But it’s one of those tasks that turns out to be very simple, you just need to remember the cardinal rule: lift by the seed leaf, not the stem.

My autumn sowing of annual flowers was successful and I pushed my luck in a sowing of antirrihnums in late October, but they germinated and have produced first true leaves. Last weekend, when it was too wet and soggy to do anything else, I found myself in the greenhouse ready to do a bit of transplanting .

The boy has a new camera and I had the ‘honour’ to be his first model.  The hands are mine, the photos his!

First thing is to mix up some compost; I find seedling compost too heavy so I mix MPC with JI seedling compost, some vermiculite and a sprinkle of fish, blood and bone.  When that’s nicely mixed together, add to a tray – I’m using 24 plug tray (all of these have been in use for at least 10 years) – and smooth down.  I use my hands, others use a piece of wood cut to size.

Next up is to remove the seedlings from their pot.  The seedlings are ready to transplant when they have their first set of true leaves.  Through trial and error, I find it works best to take a section of seedlings at a time rather than try to remove them all from the pot at the same time – it results in too many crush fatalities.  I use a plastic plant label as a dibber, you could use an old fork or similar.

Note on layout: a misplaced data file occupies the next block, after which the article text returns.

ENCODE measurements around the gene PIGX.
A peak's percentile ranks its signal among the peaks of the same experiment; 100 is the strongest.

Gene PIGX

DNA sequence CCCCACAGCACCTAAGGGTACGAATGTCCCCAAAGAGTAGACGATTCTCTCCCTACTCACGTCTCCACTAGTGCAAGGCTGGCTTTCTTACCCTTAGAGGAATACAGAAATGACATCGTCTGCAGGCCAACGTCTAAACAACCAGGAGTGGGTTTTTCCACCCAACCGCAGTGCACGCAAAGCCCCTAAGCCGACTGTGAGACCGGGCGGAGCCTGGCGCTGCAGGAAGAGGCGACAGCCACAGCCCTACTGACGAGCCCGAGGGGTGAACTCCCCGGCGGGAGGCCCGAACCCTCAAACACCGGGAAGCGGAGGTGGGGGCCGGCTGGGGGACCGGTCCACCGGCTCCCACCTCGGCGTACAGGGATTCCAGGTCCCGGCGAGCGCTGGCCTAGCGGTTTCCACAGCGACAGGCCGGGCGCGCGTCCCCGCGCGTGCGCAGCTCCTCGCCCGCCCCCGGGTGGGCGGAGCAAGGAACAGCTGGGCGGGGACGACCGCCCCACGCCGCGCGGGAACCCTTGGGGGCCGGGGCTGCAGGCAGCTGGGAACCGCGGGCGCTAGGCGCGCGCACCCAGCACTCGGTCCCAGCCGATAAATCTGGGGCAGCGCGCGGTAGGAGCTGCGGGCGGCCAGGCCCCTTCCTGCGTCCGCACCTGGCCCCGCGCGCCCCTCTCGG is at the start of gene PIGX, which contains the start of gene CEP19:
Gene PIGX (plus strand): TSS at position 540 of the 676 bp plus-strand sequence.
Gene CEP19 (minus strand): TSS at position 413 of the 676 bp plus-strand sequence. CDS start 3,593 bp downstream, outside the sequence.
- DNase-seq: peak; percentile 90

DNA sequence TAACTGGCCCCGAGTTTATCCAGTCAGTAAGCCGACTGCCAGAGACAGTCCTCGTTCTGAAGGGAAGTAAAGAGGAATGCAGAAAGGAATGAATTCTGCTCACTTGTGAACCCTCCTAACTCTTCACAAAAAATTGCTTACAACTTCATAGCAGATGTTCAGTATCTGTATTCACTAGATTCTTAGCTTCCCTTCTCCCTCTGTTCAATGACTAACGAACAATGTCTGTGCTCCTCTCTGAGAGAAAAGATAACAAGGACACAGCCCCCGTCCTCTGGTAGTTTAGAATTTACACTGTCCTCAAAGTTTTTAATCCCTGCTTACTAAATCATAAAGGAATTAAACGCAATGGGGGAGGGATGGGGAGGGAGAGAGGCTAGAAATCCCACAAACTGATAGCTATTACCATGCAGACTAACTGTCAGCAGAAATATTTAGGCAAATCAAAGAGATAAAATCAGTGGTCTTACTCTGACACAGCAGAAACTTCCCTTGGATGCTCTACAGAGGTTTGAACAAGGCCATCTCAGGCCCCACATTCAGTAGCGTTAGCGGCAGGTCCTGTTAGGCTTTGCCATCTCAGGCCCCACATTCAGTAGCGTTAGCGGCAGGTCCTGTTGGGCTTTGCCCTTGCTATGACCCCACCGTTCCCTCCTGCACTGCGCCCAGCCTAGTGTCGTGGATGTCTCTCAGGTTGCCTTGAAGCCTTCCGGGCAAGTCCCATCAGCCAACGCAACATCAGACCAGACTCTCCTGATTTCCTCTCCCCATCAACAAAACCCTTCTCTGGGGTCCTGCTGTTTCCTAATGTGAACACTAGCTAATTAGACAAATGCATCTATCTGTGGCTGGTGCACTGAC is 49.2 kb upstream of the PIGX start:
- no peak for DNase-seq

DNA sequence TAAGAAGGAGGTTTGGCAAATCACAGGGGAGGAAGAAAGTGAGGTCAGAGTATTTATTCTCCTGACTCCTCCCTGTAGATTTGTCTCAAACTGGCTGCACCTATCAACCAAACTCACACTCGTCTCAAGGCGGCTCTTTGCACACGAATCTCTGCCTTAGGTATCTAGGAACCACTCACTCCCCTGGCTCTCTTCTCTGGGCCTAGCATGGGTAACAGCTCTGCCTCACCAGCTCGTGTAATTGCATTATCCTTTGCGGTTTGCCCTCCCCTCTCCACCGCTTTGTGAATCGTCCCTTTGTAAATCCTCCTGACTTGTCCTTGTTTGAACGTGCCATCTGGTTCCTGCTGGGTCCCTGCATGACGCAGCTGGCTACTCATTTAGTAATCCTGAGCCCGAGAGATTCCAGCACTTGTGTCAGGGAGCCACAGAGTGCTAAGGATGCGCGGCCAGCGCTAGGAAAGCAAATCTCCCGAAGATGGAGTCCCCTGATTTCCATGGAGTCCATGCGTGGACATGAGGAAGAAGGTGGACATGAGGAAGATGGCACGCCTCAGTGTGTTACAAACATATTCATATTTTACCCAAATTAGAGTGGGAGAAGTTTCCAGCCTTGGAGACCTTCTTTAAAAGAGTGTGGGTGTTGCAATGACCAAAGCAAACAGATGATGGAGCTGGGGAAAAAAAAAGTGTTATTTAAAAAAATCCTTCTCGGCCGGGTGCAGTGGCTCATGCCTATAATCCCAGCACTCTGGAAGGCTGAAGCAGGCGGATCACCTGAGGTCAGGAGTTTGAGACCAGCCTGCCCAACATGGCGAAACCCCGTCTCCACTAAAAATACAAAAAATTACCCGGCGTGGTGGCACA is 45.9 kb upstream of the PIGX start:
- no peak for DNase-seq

The next task is to separate the individual seedlings.  There may be casualties but by holding the plant by the seed leaf (cotyledon) and using the dibber to gently wrangle the individual seedlings apart, you get this.

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Now you are ready to start filling up the plus tray.  Using either a finger or dibber, make a hole in the compost, larger than the seedling root ball so you are able to just drop into the hole and gently fill in with compost – don’t press down, the stem is too fragile.

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When you have transplanted as many seedlings as you need and/or the tray is full, place it in a tray of water to allow to compost to soak through.

I also covered the tray with a propagator lid to protect against any frosty nights.

If you’ve done it right, your hands will look like this…

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What other top tips would you share with newbies so it’s less daunting?